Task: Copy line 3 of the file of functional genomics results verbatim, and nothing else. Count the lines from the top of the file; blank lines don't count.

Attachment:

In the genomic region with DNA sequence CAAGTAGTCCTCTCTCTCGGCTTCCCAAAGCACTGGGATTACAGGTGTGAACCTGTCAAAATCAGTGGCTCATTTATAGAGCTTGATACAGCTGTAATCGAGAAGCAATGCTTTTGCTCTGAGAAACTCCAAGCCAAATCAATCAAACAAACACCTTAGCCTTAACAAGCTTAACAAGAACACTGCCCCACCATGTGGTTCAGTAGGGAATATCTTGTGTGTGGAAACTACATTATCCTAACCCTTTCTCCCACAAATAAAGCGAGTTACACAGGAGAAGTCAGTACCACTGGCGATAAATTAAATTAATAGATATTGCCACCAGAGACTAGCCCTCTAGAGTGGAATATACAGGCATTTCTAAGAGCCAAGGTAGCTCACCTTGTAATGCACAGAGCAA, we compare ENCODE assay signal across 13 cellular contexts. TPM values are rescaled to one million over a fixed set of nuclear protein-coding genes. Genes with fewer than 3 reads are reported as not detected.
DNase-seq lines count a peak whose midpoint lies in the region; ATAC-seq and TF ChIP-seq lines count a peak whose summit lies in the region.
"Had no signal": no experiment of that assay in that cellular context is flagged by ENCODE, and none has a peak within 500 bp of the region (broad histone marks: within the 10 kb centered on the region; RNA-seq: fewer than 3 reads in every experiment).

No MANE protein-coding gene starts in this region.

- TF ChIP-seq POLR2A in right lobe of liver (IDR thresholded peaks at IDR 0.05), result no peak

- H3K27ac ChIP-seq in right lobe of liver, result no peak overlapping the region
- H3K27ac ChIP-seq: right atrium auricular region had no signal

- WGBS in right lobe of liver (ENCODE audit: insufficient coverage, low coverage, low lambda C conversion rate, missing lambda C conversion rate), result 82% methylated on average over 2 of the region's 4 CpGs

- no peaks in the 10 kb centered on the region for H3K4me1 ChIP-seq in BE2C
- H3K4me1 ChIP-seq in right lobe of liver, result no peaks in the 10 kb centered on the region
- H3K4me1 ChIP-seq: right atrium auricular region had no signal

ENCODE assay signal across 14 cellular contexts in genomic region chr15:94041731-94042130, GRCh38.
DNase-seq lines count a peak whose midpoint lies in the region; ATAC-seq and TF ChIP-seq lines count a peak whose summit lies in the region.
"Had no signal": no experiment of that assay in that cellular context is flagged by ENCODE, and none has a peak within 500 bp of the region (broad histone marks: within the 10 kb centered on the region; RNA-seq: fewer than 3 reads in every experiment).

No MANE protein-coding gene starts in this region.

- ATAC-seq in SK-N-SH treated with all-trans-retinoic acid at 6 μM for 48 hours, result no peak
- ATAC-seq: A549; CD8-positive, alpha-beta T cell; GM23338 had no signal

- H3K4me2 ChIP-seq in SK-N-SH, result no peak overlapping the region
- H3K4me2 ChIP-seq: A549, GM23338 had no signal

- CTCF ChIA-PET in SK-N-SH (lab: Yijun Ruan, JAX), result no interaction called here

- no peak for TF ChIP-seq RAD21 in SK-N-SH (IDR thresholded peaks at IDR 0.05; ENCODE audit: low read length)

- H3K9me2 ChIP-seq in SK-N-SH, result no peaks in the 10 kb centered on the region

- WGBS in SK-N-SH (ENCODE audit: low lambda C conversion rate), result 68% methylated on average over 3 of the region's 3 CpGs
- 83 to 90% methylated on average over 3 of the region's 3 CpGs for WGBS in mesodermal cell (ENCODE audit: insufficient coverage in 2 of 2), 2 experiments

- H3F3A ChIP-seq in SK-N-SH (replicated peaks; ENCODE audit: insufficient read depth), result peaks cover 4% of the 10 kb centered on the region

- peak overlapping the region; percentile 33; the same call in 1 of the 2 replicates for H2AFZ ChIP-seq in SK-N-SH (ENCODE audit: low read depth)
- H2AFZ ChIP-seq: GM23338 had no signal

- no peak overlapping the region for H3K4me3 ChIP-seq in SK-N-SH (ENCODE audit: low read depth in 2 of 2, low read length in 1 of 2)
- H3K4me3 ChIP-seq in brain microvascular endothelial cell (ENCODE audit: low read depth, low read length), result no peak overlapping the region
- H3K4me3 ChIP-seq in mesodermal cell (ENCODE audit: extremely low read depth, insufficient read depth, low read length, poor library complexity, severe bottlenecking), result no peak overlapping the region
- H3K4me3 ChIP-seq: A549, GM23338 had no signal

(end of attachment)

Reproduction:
"Had no signal": no experiment of that assay in that cellular context is flagged by ENCODE, and none has a peak within 500 bp of the region (broad histone marks: within the 10 kb centered on the region; RNA-seq: fewer than 3 reads in every experiment).